Karlstejn Castle is a gothic castle built in the early 14th Century, which is located in the village of Karlstejn, 30km (19 miles) south-west of Czechia’s captial Prague, so makes for an easy day trip if you’re visiting the city. It was built by the King of Bohemia and Holy Roman Emperor as his private residence and a place to store the royal treasures.
There’s a huge car park by the river, which is about a 15 minute uphill walk through the town to the castle. Honestly, there isn’t much to see in the town itself – it’s very touristy! The main street that takes you up to the castle is lined with souvenir shops, ice-cream parlours and restaurants, along with a few ‘zoos’ which made me so sad. I can only imagine the conditions the animals live in as they’re basically in cages in peoples back gardens!
Although Karlstejn Castle was originally built in the 14th Century, in 1480 it was rebuilt into a gothic style, and then again in the late 16th Century into a renaissance style, so there’s quite a few different styles going on together. With the location being so close to Prague, it’s Czechia’s most famous and most visited castle.
There’s three options for tickets to the castle. We actually didn’t go in, as we’d already seen a castle (Burg Eltz in Germany) a couple days before and had plans to see a few in Slovakia, and as it’s guided tour only lasting between an hour to an hour and a half depending on the tour, we decided to skip this one and just enjoy it from the grounds (which you can still enter the courtyard area for free) and the town below which we still enjoyed!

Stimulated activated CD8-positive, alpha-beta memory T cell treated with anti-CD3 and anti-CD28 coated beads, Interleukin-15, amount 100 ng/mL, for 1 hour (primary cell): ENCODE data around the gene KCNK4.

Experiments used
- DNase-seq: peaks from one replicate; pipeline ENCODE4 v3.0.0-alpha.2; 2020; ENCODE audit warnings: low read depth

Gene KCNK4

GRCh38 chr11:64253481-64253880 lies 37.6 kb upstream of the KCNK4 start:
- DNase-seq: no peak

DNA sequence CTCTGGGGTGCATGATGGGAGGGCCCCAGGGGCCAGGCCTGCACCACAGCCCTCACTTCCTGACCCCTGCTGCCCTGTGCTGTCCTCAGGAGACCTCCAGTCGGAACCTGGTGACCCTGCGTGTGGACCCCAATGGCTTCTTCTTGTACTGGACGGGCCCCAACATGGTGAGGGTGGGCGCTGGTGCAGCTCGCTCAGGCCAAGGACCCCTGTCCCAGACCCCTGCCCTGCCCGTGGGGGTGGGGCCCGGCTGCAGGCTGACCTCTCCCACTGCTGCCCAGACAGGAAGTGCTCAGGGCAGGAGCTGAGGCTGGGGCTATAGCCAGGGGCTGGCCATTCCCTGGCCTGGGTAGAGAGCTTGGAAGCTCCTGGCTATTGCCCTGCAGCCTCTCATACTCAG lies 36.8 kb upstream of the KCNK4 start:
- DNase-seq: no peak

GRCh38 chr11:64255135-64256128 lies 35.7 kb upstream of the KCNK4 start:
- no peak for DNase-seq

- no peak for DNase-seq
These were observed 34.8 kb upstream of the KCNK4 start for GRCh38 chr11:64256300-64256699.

You can visit the Private and Residential Rooms of the Emperor (basic tour) which lasts 55 minutes and costs 320czk (€12.50/£10.80). There’s also the Sacred Rooms of the Castle with the Chapel of The Holy Cross (exclusive tour) which lasts 100 minutes and costs 750czk (€29.30/£25.30) or you can do a tour of the Great Tower for 260czk (€10.20/£8.80) which lasts 40 minutes. You can find more info here.
After we walked up to the castle, we headed to a nearby restaurant for some lunch. I wanted to try some local cuisine, so opted for the beetroot risotto made from buckwheat. I can’t say I enjoyed it to be honest haha! It was just ok, but got very samey after a while, and I much preferred Shane’s goats cheese salad instead!
I’d definitely recommend a stop here if you’re visiting Prague – although the area is super touristy, once you get past all of that it’s actually really cute! And it’s easy to access via public transport too – there’s a train station with a direct line from Prague with departures every 30 minutes or so. The train station is just down the road from the carpark, so it’s not a very long walk to get to the castle either. Or if you want something super easy, you can book some tours which I’ve linked below!